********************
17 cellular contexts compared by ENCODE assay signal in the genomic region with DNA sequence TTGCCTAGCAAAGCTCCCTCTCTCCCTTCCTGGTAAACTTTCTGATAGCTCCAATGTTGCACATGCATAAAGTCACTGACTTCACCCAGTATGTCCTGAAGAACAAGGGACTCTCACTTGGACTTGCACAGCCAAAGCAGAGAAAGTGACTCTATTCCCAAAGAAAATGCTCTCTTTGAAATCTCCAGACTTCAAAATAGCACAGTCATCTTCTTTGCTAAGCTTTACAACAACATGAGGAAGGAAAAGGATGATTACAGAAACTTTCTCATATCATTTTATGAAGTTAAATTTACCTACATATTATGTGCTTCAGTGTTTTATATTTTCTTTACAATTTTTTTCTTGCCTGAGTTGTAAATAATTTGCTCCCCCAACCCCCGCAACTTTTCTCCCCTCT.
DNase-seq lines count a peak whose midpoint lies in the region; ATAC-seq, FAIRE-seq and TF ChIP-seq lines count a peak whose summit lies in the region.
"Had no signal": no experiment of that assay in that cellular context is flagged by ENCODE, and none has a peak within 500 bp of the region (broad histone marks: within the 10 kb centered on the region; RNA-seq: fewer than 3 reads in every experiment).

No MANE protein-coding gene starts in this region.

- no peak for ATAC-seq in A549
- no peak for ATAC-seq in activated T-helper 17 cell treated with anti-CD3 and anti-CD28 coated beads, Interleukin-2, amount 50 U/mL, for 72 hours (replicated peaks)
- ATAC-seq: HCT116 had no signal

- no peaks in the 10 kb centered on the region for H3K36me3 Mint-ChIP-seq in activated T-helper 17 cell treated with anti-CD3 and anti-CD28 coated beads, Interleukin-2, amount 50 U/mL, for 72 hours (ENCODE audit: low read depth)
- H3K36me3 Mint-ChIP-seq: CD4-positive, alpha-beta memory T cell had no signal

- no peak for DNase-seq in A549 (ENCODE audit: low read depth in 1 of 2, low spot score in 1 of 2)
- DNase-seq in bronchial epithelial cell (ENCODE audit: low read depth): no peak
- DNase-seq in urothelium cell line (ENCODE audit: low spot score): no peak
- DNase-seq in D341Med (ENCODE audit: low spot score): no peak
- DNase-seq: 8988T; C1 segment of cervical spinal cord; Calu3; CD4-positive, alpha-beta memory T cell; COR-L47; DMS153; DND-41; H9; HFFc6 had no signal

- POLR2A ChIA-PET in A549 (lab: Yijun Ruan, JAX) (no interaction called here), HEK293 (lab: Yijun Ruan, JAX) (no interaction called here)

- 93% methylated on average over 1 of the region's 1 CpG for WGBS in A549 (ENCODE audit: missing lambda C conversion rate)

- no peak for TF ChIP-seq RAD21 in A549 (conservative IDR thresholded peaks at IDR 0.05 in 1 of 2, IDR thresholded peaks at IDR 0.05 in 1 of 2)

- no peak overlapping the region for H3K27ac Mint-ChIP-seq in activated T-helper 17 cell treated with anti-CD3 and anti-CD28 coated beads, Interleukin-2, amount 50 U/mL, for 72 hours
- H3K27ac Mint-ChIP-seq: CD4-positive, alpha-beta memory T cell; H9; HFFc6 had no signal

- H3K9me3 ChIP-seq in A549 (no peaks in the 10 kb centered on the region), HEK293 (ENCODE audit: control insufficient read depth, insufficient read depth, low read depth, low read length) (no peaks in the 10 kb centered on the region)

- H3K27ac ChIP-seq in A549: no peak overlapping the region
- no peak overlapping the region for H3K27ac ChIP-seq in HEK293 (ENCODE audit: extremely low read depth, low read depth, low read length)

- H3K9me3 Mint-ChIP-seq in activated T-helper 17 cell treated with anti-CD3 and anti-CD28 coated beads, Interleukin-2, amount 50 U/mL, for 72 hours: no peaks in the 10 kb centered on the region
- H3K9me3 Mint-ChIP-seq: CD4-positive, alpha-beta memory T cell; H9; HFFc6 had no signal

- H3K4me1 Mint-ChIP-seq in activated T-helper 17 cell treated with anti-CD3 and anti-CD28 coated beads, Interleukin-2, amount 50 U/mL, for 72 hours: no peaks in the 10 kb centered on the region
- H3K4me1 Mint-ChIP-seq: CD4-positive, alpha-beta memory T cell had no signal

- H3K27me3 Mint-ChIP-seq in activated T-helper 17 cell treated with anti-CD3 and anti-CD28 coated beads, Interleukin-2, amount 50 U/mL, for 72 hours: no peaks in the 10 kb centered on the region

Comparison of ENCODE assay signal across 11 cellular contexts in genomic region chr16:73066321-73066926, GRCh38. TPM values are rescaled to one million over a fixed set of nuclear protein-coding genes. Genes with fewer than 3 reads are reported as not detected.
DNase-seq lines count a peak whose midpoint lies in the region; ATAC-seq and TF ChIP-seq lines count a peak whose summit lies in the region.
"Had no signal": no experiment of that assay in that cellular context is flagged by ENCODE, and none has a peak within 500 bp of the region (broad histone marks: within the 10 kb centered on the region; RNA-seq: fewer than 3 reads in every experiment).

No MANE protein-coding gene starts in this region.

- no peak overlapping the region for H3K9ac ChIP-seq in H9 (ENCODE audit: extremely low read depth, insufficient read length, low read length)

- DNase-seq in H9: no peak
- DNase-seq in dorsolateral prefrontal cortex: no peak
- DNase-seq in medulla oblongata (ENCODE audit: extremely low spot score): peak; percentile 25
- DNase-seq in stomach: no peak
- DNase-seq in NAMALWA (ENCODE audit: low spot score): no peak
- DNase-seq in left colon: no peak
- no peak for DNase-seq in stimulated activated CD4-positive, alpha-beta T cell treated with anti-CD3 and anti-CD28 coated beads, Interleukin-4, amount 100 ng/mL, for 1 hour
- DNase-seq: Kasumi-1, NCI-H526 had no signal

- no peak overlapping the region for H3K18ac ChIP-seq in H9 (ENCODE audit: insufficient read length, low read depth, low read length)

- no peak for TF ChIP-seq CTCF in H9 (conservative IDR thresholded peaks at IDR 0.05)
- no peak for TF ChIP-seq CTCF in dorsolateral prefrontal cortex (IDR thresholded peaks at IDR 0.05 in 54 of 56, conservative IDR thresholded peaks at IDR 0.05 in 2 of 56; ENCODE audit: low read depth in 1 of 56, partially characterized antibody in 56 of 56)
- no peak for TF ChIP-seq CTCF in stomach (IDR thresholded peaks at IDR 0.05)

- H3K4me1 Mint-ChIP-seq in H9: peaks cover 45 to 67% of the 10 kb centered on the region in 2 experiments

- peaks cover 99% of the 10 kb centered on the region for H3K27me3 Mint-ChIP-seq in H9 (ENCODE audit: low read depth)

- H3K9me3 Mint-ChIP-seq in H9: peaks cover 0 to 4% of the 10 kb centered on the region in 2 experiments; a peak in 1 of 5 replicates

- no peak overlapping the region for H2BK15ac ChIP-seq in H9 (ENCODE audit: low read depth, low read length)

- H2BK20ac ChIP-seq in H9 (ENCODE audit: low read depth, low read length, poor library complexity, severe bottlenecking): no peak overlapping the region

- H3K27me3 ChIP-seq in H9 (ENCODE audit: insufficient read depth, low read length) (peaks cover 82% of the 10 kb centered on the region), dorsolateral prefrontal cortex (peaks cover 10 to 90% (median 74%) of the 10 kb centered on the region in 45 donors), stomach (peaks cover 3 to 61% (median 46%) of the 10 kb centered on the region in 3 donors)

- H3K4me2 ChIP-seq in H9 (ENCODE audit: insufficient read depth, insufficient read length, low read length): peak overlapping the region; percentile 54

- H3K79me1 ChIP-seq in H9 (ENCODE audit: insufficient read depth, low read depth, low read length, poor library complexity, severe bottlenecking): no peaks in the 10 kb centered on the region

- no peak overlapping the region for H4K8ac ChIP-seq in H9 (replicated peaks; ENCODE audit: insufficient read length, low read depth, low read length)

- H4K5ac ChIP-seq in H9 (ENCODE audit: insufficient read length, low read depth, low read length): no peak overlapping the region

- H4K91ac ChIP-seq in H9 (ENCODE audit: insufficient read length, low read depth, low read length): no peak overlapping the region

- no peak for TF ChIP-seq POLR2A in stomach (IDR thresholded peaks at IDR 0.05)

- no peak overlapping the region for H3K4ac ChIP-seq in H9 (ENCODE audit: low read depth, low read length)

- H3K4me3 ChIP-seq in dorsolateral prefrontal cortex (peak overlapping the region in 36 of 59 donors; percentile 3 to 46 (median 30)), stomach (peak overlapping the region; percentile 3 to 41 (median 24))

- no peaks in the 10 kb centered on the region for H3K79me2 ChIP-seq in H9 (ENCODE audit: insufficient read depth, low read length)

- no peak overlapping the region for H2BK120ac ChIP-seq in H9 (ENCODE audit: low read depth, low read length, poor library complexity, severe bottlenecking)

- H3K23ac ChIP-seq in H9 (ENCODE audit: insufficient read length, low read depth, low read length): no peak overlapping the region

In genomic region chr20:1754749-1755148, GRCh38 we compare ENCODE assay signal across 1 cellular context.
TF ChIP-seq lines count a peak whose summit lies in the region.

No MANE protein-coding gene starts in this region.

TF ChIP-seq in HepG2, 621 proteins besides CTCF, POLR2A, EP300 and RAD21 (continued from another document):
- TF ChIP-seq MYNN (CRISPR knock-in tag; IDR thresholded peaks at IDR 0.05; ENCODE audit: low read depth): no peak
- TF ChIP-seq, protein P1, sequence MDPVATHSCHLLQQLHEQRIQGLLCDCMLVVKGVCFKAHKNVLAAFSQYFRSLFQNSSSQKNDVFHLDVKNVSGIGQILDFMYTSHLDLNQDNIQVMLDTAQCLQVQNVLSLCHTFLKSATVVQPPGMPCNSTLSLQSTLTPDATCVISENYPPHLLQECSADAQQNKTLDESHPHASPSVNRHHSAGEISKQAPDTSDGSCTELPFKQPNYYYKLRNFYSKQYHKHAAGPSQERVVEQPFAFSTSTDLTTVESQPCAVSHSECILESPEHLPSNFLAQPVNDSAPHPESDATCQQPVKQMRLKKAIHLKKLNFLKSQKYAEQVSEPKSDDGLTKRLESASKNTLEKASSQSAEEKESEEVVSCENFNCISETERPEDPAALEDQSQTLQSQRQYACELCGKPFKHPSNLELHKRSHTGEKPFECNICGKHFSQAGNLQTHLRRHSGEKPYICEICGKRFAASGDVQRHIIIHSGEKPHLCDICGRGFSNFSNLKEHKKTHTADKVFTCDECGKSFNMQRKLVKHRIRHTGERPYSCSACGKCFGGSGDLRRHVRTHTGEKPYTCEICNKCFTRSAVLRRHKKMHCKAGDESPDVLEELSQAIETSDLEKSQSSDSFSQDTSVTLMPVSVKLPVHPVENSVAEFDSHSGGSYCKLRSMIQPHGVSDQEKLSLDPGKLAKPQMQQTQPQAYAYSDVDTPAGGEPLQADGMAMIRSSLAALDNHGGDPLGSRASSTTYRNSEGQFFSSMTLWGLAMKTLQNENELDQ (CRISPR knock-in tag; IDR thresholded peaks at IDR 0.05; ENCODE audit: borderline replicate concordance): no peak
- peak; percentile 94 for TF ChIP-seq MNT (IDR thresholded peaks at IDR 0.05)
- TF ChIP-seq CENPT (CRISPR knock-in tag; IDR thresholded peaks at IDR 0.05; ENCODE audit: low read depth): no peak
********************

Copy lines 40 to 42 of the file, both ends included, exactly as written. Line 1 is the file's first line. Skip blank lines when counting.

- DNase-seq: Kasumi-1, NCI-H526 had no signal

- no peak overlapping the region for H3K18ac ChIP-seq in H9 (ENCODE audit: insufficient read length, low read depth, low read length)

- no peak for TF ChIP-seq CTCF in H9 (conservative IDR thresholded peaks at IDR 0.05)